* They who are apt to remind us of their ancestors, only put us upon making comparisons to their own disadvantage.
Spectator, No. 612.
+ This might instruct the proudest esteemer of his own parts how useful it is to consult with others, even such as come short of him, in capacity, quickness, and penetration; for since none see all, and we generally have different prospects of the same thing, according to our different, I may say, positions to it, it is not incongruous to think, nor beneath any man to try whether another may not have notions of things which have escaped him, and which his reason would make use of if they came into his mind. LOCKE. Conduct of the Understanding.
understanding and judgment; which is ever infused and drenched in his affection and customs. So as there is as much difference between the counsel that a friend giveth, and that a man giveth himself, as there is between the counsel of a friend and of a flatterer; for there is no such flatterer as a man's self, and there is no such remedy against flattery of a man's self as the liberty of a friend.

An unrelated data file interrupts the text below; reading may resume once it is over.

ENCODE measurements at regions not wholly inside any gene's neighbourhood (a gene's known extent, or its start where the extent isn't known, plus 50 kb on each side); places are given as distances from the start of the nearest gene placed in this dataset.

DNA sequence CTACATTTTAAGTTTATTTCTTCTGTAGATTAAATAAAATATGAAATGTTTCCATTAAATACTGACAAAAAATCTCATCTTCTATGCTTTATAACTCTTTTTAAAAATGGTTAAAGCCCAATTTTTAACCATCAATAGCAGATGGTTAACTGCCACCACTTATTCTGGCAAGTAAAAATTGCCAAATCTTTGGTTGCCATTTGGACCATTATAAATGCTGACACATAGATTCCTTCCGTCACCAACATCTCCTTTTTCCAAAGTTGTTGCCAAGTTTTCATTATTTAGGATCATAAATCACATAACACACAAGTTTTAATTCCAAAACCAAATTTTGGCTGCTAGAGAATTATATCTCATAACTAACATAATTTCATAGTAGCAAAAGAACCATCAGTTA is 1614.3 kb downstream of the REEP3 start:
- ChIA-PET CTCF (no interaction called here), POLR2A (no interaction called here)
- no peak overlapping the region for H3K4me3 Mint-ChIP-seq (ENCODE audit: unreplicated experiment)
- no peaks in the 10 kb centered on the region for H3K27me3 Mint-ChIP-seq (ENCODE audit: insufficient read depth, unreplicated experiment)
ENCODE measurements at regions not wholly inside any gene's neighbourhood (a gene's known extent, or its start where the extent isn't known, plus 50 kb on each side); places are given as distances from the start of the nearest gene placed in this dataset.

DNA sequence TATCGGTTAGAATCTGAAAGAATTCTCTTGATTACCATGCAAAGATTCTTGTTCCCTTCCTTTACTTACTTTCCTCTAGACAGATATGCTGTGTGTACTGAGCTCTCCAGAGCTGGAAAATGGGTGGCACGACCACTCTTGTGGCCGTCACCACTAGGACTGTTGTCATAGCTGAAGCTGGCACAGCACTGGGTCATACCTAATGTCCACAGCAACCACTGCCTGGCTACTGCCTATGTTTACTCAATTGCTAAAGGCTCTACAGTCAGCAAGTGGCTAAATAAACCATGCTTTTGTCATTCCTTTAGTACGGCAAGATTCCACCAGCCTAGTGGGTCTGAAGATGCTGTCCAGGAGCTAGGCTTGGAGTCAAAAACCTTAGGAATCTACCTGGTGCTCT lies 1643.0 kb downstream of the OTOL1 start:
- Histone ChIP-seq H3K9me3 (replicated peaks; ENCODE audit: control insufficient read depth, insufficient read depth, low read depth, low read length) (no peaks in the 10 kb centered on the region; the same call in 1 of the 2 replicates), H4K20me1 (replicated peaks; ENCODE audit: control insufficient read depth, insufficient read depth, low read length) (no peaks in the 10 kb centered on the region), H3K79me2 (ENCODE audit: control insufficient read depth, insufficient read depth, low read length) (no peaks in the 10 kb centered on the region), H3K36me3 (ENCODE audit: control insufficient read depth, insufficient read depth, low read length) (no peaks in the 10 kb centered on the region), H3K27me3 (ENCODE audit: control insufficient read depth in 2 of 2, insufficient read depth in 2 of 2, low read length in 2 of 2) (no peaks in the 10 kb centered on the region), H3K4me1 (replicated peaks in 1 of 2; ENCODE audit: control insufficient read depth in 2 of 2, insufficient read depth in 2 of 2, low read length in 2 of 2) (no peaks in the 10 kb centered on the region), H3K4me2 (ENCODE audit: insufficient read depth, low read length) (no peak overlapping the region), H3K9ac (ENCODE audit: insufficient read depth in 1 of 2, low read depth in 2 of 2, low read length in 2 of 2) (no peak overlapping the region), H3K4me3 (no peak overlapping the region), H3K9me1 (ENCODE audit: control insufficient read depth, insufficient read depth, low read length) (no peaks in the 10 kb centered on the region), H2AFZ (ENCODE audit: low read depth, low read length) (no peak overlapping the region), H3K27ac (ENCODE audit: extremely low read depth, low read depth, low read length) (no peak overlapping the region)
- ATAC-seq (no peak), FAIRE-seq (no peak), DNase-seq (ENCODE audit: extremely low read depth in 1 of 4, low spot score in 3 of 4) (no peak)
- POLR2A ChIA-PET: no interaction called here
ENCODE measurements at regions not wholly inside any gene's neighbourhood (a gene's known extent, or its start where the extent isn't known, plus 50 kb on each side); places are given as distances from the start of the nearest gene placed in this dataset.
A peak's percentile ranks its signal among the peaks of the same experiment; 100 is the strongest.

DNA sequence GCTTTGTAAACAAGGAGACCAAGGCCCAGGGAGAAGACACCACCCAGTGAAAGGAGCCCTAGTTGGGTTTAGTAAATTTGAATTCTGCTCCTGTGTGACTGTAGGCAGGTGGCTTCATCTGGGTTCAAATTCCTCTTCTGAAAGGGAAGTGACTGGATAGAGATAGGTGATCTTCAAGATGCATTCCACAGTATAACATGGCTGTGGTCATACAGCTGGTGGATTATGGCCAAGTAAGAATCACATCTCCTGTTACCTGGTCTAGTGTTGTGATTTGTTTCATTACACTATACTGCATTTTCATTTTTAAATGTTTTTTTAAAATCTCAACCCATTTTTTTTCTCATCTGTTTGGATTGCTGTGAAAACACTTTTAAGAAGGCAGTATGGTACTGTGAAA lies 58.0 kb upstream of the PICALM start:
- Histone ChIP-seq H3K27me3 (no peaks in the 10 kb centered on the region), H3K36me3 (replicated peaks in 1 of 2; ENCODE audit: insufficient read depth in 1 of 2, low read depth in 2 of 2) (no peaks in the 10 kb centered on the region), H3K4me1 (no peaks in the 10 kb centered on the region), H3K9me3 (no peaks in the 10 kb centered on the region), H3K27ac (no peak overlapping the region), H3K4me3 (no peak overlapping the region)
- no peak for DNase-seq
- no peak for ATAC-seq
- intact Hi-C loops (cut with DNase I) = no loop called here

BACON. Essay on Friendship.
It has been well observed that few are better qualified to give others advice, than those who have taken the least of it themselves.
Ode written in the Year 1746.
How sleep the brave who sink to rest
Iago. GOOD name, in man or woman, dear my lord,
Is the immediate jewel of their souls:
Who steals my purse, steals trash; 'tis something, nothing;
'Twas mine, 'tis his, and has been slave to thousands; But he that filches from me my good name,
Robs me of that which not enriches him,
And makes me poor
Othello, Act III.
Though the sound of fame
May for a moment soothe, it cannot slake
The fever of vain longing, and the name
So honour'd but assumes a stronger, bitterer claim.
BYRON. Childe Harold, Canto III.